RICHMOND, Ky. —A group of Central Kentucky high school students is growing lettuce on campus.

What You Need To Know

  • Students at Madison Central High School grow lettuce

  • It grows in a shipping container turned into a farm

  • 13,000 plants can grow in the small space

  • Their teacher, Derek Adams, says it’s a great way to learn about technology and agriculture


It’s happening inside a container farm at Madison Central High School in Richmond, through a partnership with AppHarvest.

In April 2021, they unveiled the indoor farm on Earth Day, and almost one year later, they continue to reap the benefits.

“We can grow lettuce from seeds to the wall in about a span of four weeks,” said Abby Rose, a senior student focusing on Agriculture classes with a greenhouse/horticulture track. “I’ve grown up on a farm where it takes a lot more than that. So how fast this process goes and how fast we can get this lettuce store cafeteria. It’s definitely gratifying.”

She and her classmates are working in the shipping container turned into a farm.

“Right now we are seeding the Tropicana leaf lettuce for our container farm,” Rose said.

She explains, once they put each seed in the peak plugs, the whole flat will then go to the germination table to sprout, and after a couple of weeks, the students will transplant the baby lettuce to the vertical columns.

Tropicanca leaf lettuce grows in vertical columns inside a shipping container. (Spectrum News 1/Khyati Patel)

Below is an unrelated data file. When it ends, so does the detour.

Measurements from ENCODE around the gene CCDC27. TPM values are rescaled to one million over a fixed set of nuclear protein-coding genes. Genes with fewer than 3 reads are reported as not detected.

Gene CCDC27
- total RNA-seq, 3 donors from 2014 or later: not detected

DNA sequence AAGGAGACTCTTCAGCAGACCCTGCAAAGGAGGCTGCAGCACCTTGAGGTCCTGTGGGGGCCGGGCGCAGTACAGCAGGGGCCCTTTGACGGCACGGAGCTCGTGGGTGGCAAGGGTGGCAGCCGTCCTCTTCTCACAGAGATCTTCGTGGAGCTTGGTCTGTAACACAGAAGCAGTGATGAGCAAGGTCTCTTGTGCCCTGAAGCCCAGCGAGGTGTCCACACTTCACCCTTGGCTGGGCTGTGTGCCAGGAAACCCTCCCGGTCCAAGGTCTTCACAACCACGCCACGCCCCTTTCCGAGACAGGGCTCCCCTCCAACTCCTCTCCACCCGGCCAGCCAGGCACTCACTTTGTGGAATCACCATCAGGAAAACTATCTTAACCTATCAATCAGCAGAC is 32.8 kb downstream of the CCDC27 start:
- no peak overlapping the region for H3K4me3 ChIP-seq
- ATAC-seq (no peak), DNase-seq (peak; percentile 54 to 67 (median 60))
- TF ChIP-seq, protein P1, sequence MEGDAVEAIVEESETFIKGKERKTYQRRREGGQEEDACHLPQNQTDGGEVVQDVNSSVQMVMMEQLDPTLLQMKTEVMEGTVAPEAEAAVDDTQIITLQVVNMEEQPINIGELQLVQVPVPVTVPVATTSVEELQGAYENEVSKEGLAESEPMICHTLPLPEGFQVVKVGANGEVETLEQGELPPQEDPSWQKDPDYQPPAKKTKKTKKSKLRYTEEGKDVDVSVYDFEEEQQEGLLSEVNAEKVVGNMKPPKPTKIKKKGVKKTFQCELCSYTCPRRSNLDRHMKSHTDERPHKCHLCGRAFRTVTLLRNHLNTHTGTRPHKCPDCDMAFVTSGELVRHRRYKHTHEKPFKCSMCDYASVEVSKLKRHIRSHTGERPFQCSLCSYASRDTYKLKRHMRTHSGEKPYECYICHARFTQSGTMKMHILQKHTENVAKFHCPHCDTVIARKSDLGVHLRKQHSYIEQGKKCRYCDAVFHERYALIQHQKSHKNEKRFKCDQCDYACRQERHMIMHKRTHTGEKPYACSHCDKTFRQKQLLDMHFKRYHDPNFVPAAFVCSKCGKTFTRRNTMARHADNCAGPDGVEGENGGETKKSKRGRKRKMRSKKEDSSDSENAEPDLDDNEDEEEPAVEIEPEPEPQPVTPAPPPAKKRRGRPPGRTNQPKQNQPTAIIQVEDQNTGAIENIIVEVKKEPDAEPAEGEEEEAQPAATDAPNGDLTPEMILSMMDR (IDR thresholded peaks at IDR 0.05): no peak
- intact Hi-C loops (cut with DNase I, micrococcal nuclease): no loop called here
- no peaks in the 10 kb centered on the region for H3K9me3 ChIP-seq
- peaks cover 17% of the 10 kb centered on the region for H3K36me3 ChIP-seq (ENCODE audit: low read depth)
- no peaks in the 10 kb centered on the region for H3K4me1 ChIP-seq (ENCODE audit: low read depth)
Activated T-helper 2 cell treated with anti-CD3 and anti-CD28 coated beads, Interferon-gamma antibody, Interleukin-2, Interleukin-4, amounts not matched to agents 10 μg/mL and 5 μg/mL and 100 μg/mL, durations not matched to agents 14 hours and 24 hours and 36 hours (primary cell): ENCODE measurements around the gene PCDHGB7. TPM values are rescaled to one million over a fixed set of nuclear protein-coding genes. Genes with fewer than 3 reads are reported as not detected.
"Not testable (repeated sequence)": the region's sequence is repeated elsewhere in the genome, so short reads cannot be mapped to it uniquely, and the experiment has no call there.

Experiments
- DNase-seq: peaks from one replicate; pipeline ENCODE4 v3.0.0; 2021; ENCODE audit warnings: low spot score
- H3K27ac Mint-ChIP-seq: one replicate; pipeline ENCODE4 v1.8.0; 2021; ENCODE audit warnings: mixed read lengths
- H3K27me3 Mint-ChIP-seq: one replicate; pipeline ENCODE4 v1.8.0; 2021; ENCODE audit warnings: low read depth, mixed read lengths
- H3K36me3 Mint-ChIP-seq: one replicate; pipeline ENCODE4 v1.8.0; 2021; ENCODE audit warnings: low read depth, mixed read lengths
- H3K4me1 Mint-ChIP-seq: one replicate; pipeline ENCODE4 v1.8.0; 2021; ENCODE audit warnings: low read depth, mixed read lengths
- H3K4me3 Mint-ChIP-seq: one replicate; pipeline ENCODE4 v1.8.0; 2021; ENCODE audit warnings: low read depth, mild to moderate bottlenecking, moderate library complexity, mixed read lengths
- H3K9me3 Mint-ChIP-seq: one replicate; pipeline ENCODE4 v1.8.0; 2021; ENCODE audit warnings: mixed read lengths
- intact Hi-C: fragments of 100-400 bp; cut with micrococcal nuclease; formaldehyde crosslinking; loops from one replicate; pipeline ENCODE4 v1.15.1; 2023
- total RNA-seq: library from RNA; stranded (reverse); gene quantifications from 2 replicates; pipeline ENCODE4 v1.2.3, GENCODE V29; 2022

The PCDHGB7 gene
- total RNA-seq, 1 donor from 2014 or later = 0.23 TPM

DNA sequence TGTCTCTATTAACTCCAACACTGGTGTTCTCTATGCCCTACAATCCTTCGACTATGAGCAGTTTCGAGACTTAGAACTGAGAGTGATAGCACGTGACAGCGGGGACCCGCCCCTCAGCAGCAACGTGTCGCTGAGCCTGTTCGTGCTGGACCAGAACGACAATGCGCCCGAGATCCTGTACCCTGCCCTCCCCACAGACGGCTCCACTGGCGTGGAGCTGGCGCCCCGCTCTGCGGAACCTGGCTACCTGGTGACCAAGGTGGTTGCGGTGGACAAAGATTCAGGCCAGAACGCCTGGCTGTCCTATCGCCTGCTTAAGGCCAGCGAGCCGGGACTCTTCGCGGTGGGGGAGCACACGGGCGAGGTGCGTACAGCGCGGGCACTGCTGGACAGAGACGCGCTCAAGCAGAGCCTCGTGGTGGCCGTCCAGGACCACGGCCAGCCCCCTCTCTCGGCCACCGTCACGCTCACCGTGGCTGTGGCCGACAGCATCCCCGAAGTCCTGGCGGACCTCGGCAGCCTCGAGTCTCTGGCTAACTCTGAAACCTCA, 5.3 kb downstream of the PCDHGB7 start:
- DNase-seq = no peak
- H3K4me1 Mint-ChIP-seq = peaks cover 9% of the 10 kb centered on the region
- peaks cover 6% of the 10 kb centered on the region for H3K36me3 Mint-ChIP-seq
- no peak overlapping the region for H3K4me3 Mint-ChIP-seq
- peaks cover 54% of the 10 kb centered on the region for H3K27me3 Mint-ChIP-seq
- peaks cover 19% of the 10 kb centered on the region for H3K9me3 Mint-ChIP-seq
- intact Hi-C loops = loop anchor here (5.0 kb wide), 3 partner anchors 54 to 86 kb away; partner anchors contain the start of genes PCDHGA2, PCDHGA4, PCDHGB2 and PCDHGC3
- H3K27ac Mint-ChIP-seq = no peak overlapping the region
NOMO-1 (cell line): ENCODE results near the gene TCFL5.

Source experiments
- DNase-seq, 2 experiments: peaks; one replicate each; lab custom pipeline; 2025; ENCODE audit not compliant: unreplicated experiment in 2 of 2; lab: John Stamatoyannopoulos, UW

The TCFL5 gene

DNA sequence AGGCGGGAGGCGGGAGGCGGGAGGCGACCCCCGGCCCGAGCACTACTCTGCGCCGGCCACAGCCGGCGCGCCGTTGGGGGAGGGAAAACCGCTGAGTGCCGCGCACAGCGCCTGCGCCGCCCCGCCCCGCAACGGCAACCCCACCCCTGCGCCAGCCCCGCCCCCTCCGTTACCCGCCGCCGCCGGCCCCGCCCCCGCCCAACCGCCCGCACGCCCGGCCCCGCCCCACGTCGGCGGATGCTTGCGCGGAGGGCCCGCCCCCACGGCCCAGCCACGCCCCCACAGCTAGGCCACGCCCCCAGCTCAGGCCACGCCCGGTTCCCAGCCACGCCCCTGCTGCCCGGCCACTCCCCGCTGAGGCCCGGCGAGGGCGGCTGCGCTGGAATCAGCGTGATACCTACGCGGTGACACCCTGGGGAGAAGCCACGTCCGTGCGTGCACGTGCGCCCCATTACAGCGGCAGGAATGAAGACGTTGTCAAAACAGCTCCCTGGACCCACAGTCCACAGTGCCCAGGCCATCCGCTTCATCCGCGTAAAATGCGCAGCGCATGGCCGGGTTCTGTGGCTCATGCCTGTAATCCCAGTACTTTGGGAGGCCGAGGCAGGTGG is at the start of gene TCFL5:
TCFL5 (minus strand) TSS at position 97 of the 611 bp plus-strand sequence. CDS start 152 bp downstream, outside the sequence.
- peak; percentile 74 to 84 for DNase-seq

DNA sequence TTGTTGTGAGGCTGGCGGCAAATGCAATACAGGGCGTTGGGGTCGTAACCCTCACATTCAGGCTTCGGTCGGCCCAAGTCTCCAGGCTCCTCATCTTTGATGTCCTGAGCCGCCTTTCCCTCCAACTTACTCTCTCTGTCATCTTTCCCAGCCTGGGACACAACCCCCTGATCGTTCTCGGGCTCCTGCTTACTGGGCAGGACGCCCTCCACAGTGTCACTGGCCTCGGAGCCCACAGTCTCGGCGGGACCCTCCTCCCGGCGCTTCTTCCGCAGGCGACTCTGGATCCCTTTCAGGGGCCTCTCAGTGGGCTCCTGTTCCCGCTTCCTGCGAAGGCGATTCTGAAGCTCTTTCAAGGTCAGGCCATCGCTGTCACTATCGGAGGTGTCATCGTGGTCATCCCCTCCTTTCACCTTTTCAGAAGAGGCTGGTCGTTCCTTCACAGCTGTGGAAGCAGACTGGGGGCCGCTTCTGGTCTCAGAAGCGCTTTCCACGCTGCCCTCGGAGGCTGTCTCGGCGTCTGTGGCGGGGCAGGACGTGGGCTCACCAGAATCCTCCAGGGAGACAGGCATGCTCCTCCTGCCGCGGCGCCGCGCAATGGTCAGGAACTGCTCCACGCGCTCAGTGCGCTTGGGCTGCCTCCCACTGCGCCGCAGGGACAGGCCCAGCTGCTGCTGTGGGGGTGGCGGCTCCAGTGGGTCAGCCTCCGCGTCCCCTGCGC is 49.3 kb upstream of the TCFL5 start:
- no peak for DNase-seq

"It makes you feel like you have accomplished something and done something really important. So from going to a seed to sprout to full growing lettuce on the wall and then seeing that in your own cafeteria. That's just life-changing for some kids," Rose said.

Their teacher is Derek Adams.

Students at Madison Central High School plant lettuce seeds. (Spectrum News 1/Khyati Patel)

"It allows our students to learn more about growing plants, hydroponically, and kind of the future technologies that are involved in agriculture specifically for plant growing," Adams said. "And how we can provide fresh vegetables to our local communities in some different ways that we could even grow them on a smaller scale than what we have here at home."

Adams said in this small space they can grow roughly 13,000 plants.

“We can educate our students about new inventive ways to grow plants and so you don’t have to be out there with a tiller in a hoe working in the garden. And that’s fine, that’s how I grew up, but there are these other cool ways that we can grow plants,” Adams said.

Once the lettuce is ready to harvest, the students use proper safe food handling measures to bag and distribute the lettuce to the school’s cafeteria.